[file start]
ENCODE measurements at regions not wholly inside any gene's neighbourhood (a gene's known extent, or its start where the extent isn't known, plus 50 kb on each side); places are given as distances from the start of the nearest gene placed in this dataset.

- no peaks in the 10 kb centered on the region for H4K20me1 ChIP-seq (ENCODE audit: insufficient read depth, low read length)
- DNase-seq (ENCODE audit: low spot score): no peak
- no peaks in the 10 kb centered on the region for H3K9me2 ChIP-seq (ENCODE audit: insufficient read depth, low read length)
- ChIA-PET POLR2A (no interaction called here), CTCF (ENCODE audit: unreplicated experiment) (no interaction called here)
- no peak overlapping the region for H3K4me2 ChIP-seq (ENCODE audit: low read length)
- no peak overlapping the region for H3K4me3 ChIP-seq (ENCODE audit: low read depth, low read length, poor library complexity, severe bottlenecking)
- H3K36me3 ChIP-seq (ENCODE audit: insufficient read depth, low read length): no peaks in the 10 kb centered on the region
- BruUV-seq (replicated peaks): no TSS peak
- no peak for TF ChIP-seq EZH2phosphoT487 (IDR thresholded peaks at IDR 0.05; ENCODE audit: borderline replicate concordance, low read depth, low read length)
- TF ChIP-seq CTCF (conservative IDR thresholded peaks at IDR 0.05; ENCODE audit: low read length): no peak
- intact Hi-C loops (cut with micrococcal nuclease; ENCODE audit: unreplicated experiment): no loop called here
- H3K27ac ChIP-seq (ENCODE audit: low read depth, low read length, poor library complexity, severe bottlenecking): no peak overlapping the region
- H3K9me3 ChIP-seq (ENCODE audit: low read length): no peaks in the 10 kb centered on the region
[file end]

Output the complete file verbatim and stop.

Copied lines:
ENCODE measurements at regions not wholly inside any gene's neighbourhood (a gene's known extent, or its start where the extent isn't known, plus 50 kb on each side); places are given as distances from the start of the nearest gene placed in this dataset.

- no peaks in the 10 kb centered on the region for H4K20me1 ChIP-seq (ENCODE audit: insufficient read depth, low read length)
- DNase-seq (ENCODE audit: low spot score): no peak
- no peaks in the 10 kb centered on the region for H3K9me2 ChIP-seq (ENCODE audit: insufficient read depth, low read length)
- ChIA-PET POLR2A (no interaction called here), CTCF (ENCODE audit: unreplicated experiment) (no interaction called here)
- no peak overlapping the region for H3K4me2 ChIP-seq (ENCODE audit: low read length)
- no peak overlapping the region for H3K4me3 ChIP-seq (ENCODE audit: low read depth, low read length, poor library complexity, severe bottlenecking)
- H3K36me3 ChIP-seq (ENCODE audit: insufficient read depth, low read length): no peaks in the 10 kb centered on the region
- BruUV-seq (replicated peaks): no TSS peak
- no peak for TF ChIP-seq EZH2phosphoT487 (IDR thresholded peaks at IDR 0.05; ENCODE audit: borderline replicate concordance, low read depth, low read length)
- TF ChIP-seq CTCF (conservative IDR thresholded peaks at IDR 0.05; ENCODE audit: low read length): no peak
- intact Hi-C loops (cut with micrococcal nuclease; ENCODE audit: unreplicated experiment): no loop called here
- H3K27ac ChIP-seq (ENCODE audit: low read depth, low read length, poor library complexity, severe bottlenecking): no peak overlapping the region
- H3K9me3 ChIP-seq (ENCODE audit: low read length): no peaks in the 10 kb centered on the region